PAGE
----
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Business of Software questions which largely focus on best practices and advice ranging from consulting advice, social networking, start-up funding, business plan development, etc.

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These can be valid, but only when they are asked with respect to the structuring the software itself: "How do I implement a key this way?" vs "Should I implement a key?" –  Joel Coehoorn Nov 13 '09 at 17:07

Questions about deployment and support of applications past release, in particular towards design for maintainability.

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Design for maintainability, yes. Deployment, I think most cases would fit better at ServerFault. –  obvio171 Aug 8 '09 at 3:32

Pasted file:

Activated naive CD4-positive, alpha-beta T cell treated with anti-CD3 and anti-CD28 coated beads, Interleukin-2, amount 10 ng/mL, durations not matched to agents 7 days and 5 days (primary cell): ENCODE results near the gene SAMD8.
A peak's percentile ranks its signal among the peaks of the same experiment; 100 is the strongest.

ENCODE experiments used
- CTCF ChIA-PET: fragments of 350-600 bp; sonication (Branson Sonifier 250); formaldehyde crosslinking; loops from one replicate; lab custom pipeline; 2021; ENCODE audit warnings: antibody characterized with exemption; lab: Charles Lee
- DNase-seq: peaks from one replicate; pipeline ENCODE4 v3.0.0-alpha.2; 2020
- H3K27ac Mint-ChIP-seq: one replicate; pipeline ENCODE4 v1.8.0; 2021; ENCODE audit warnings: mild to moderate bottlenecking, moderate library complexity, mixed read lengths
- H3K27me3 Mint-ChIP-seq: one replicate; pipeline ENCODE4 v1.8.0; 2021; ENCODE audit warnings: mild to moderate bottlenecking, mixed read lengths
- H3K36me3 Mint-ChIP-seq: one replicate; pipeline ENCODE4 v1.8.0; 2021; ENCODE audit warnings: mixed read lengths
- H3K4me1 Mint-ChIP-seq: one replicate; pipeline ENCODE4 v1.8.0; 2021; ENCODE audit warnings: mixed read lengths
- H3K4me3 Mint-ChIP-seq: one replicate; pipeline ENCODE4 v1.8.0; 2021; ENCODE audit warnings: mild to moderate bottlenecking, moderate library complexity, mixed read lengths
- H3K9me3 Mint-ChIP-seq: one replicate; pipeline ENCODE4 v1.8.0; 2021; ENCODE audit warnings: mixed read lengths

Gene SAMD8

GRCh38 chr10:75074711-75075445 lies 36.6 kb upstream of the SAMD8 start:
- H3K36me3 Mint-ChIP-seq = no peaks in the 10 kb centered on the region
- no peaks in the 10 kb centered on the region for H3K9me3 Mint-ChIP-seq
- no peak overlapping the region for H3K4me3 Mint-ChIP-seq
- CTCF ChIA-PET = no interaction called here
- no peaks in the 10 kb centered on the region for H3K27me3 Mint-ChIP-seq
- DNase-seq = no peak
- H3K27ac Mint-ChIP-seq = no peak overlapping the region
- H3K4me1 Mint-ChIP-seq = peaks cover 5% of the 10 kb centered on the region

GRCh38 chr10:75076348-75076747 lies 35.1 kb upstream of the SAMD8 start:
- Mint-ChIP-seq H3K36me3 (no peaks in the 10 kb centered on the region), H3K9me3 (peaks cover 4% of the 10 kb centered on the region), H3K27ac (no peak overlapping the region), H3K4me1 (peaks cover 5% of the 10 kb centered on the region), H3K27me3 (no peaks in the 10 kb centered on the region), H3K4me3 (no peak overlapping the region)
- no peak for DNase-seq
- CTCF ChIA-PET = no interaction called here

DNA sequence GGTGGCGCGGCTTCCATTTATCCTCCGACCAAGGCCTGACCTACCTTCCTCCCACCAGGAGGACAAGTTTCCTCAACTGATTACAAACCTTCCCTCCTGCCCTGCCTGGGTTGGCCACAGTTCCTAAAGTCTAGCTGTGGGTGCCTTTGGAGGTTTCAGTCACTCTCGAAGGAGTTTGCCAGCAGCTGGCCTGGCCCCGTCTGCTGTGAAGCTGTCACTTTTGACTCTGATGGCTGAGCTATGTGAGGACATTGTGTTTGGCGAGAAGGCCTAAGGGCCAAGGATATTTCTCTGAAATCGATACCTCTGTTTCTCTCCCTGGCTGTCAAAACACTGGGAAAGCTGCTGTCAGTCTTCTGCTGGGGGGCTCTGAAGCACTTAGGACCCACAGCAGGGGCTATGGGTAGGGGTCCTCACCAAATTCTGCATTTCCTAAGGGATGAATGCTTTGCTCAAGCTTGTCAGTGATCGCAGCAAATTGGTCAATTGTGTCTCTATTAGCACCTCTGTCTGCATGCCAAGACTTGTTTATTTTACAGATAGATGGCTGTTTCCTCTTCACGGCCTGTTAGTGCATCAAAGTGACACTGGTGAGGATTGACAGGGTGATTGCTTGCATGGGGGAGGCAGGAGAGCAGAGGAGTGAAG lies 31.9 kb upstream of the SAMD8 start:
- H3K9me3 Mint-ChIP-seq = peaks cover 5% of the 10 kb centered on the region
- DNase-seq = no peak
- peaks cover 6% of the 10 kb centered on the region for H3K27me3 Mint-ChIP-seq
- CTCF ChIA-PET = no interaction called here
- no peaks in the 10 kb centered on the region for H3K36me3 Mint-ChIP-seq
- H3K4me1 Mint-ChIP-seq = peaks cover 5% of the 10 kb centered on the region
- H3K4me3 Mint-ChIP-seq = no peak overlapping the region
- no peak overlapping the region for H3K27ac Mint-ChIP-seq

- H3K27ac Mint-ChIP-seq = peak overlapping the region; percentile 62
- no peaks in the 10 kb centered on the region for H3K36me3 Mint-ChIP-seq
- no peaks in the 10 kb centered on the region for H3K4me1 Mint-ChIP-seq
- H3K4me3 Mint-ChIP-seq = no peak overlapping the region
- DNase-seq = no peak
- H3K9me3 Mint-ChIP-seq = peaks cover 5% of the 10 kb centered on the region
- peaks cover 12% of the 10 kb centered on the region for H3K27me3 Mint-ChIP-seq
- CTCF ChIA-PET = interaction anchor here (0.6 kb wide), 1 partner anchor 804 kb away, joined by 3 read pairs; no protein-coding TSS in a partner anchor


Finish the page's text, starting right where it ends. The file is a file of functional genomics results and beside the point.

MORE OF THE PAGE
Possibly, except that it's developers who create the installers, and make the software deployable and manageable. –  John Saunders Aug 18 '09 at 0:05

Questions which ask for examples of code from different languages, or styles.

I'm think those types of questions would be useful for people looking to see what other languages look like, to see if they might actually want to learn them.

Basically any of the questions tagged Rosetta-Stone

( For example my question Factorial Algorithms in different languages )

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Absolutely! In fact, I think more language-agnostic questions should instead be rosetta-stone. For one thing it encourages the asker to pin down a spec. –  dreeves Mar 15 '09 at 20:27